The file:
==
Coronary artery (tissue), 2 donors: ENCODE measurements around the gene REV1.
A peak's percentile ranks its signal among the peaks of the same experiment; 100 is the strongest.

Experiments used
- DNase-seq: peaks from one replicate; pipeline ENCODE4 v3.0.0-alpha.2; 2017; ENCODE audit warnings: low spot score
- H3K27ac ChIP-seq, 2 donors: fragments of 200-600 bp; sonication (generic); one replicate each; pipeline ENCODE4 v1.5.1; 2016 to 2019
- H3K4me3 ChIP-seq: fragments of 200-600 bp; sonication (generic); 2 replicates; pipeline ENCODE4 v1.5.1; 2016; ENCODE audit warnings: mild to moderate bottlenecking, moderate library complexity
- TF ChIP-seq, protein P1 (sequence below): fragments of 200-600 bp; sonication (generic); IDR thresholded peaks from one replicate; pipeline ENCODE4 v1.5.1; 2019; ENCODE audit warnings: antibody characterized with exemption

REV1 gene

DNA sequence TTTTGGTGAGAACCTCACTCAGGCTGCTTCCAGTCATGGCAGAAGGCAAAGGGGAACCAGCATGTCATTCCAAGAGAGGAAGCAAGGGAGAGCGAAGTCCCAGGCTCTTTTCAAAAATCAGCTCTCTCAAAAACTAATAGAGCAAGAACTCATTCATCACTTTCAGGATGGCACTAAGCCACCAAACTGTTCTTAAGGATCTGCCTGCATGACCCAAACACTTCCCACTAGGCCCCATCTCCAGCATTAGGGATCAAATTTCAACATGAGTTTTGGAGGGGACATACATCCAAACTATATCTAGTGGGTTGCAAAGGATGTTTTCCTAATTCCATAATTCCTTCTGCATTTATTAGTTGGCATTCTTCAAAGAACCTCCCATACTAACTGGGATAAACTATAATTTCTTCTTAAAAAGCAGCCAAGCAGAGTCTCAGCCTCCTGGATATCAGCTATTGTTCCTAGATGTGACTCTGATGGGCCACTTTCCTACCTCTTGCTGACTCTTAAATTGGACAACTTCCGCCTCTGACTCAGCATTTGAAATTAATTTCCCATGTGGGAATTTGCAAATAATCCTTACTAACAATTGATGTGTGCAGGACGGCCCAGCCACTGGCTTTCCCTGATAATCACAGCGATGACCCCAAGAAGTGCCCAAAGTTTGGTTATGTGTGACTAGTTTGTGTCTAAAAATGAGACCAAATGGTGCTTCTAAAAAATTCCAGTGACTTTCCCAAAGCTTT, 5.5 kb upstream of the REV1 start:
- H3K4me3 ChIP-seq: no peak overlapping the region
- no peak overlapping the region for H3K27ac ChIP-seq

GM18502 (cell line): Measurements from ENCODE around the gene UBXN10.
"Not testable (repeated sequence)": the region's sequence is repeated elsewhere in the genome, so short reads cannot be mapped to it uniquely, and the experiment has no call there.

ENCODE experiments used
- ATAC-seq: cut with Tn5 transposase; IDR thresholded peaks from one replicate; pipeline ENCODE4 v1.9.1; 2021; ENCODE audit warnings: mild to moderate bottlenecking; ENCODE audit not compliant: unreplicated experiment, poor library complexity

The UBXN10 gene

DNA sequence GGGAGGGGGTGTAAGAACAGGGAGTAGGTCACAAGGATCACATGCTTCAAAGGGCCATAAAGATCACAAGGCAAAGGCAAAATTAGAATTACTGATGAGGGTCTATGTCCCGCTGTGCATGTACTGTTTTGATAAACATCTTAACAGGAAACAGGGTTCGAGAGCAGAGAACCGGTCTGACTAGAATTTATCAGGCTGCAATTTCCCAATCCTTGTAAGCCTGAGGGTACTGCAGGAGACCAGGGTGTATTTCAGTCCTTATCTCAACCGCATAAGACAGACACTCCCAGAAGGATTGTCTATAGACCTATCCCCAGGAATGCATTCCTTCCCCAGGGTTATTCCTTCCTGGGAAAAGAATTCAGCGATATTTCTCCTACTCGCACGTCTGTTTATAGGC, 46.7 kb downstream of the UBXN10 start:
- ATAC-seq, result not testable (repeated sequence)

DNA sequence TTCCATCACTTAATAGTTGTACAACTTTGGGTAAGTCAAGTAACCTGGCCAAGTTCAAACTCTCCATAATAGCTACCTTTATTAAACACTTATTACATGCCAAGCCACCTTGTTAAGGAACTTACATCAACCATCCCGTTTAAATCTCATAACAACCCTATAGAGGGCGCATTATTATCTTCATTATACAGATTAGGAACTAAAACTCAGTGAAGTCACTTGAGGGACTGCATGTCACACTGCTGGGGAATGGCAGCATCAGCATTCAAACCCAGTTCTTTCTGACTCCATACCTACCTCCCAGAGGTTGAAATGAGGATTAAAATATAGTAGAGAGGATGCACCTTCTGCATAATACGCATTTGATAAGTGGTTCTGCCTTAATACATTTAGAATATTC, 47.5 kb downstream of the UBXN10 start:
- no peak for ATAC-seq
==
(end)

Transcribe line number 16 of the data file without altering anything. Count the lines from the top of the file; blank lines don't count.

The UBXN10 gene